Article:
• See a complete list of the adult literacy programs available throughout the province.
    • I want to finish high school. Adult learners (aged 18+) can enroll in the Adult Graduation Diploma Program and take courses at school district continuing education centres, or as part of the Adult Basic Education (ABE) program at a post-secondary institution.
    • Is there money available for tuition for adult upgrade courses? If you are eligible, the BC government may be able to help you pay for books, supplies and other costs through an Adult Upgrading Grant.
  • Programs for youth who are struggling and need help:
    • Youth programs provide help for youth and families facing crises, including programs and services for youth who are currently, or formerly, in government care.
    • At-Risk Youth Initiatives help support at-risk youth and help to prevent future crime.
  • Programs for high school students in BC:
  • Here are just some of the youth employment programs offered in BC:
    • BladeRunners provides unemployed youth at risk – 70 per cent of whom are Aboriginal – with job readiness training and on-the-job work experience.
    • Get Youth Working offers hiring incentives for employers and funding for on-the-job training for young British Columbians (aged 15-29).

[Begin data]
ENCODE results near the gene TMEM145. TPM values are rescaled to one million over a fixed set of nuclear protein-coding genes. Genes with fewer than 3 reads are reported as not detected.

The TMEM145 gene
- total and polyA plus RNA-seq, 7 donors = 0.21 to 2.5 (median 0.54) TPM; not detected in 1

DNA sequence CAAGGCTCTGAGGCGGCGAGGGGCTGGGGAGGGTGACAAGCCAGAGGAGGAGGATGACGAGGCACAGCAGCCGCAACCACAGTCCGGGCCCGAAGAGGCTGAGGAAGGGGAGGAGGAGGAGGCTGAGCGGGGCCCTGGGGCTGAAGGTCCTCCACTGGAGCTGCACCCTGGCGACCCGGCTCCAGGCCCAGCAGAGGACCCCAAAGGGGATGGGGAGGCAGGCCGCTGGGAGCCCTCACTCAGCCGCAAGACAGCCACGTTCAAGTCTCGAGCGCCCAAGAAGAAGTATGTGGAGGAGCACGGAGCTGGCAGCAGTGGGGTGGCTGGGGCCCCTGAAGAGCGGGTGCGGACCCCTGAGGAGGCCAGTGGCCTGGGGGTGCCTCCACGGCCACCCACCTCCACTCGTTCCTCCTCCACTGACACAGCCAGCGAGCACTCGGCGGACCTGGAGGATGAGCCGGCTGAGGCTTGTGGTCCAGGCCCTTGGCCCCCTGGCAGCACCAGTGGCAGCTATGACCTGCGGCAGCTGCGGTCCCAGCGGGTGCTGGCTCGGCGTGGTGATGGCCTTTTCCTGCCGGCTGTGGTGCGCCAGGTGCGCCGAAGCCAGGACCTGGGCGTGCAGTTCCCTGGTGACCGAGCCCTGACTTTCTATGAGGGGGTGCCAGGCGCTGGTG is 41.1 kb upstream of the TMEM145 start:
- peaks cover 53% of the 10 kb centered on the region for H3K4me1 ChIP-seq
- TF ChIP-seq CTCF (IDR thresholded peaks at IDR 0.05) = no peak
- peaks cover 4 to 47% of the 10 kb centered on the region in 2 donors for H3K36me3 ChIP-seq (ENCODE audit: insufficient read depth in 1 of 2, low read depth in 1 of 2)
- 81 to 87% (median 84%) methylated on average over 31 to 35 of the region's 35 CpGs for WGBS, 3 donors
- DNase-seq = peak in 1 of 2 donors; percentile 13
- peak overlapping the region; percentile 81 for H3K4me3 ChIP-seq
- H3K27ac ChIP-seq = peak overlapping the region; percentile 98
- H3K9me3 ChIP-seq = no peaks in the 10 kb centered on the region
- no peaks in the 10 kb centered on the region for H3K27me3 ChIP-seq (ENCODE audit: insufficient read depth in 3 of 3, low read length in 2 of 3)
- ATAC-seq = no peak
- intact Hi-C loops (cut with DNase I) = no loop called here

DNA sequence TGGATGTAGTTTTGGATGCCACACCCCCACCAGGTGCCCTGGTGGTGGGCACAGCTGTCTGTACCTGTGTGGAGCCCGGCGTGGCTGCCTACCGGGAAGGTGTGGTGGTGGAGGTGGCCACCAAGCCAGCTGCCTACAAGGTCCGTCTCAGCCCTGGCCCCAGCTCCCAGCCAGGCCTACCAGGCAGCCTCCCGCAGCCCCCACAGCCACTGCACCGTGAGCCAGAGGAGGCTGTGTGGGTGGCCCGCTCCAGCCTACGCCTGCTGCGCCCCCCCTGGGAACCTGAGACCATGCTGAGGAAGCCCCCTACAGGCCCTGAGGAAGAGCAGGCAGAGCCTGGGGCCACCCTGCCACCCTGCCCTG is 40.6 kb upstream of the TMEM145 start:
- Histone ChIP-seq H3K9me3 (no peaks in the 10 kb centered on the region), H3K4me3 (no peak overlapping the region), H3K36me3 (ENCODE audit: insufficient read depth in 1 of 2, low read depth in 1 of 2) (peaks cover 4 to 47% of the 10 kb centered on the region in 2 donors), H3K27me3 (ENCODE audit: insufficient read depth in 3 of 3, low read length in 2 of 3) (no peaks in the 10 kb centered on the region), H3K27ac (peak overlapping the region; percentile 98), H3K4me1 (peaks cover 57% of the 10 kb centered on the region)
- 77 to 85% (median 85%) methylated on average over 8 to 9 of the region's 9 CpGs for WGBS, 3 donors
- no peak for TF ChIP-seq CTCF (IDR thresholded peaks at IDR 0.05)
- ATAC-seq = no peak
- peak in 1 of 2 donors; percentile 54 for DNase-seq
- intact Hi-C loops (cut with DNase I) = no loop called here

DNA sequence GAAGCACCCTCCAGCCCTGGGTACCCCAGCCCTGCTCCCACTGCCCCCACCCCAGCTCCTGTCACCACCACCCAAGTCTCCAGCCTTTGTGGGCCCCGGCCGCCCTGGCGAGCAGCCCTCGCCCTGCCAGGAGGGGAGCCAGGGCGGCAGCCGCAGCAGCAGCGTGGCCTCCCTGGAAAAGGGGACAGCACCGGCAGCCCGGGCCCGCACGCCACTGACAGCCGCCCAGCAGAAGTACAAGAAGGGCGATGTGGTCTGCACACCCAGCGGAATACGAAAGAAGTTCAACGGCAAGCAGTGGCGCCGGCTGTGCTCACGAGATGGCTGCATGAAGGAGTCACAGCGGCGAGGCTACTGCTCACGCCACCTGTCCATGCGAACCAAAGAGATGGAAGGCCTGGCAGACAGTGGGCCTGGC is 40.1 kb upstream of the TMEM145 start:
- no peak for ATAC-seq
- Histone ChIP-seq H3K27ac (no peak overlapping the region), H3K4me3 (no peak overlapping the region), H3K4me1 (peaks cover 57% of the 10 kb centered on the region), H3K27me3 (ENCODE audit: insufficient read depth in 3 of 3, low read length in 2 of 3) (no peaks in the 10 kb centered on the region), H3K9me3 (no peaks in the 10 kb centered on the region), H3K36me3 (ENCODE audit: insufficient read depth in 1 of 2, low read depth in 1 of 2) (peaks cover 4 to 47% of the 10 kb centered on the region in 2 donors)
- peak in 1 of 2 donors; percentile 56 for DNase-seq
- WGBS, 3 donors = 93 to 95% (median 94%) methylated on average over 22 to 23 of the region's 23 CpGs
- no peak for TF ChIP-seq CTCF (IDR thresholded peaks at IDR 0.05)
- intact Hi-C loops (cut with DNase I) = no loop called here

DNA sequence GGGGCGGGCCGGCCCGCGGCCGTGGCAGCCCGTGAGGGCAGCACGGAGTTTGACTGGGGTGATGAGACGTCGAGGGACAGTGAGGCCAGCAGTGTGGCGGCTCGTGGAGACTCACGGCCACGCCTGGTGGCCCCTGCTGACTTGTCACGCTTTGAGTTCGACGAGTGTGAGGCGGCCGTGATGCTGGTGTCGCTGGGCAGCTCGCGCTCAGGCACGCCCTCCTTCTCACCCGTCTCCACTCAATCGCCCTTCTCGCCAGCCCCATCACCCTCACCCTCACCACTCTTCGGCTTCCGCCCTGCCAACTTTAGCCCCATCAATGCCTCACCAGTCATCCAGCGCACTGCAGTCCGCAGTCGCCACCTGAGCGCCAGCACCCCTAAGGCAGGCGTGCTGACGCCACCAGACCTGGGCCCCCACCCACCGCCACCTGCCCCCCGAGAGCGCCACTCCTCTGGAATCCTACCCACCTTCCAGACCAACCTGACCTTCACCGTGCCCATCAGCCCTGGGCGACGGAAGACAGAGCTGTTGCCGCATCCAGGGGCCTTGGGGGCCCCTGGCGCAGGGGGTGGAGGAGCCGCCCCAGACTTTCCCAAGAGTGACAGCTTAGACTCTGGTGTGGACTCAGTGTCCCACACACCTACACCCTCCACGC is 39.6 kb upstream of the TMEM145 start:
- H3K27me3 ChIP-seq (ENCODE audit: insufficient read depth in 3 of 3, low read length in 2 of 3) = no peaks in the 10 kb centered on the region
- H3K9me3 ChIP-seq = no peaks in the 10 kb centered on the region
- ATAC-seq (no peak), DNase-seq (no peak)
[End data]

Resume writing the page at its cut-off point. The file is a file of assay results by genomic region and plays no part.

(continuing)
• Youth Mean Business helps unemployed youth get the skills they need to successfully create their own business.
    • The BC Centre for Employment Excellence site includes links to youth programs and services throughout BC.
  • I need a student loan. Where can I get more information? StudentAid BC helps with the cost of post-secondary education through student loans and non-repayable grants and scholarships.
    • Thinking about training for a trade? The BC Access Grant for Labour Market Priorities provides grant funding to encourage eligible students to attend targeted high-priority programs at eligible BC public post-secondary institutions.
    • How can I get part of my student loans paid for?
      • Through the BC Completion Grant, full-time students who successfully complete each year of their studies may have the BC portion of their Canada-BC integrated student loan debt reduced.
      • Recent graduates in select in-demand professions can have their BC student loans forgiven through the BC Loan Forgiveness Program.
    • I am a graduate student and my loans are piling up. How can I get part of my student loans paid for? The BC Completion Grant for Graduates is designed to help eligible students reduce their BC student loan debt upon graduation.
    • I can’t afford to pay for my child’s tuition. Can they access any funding for school? The Canada Student Grant for Students from Low-Income Families gives extra help to eligible students from low-income families.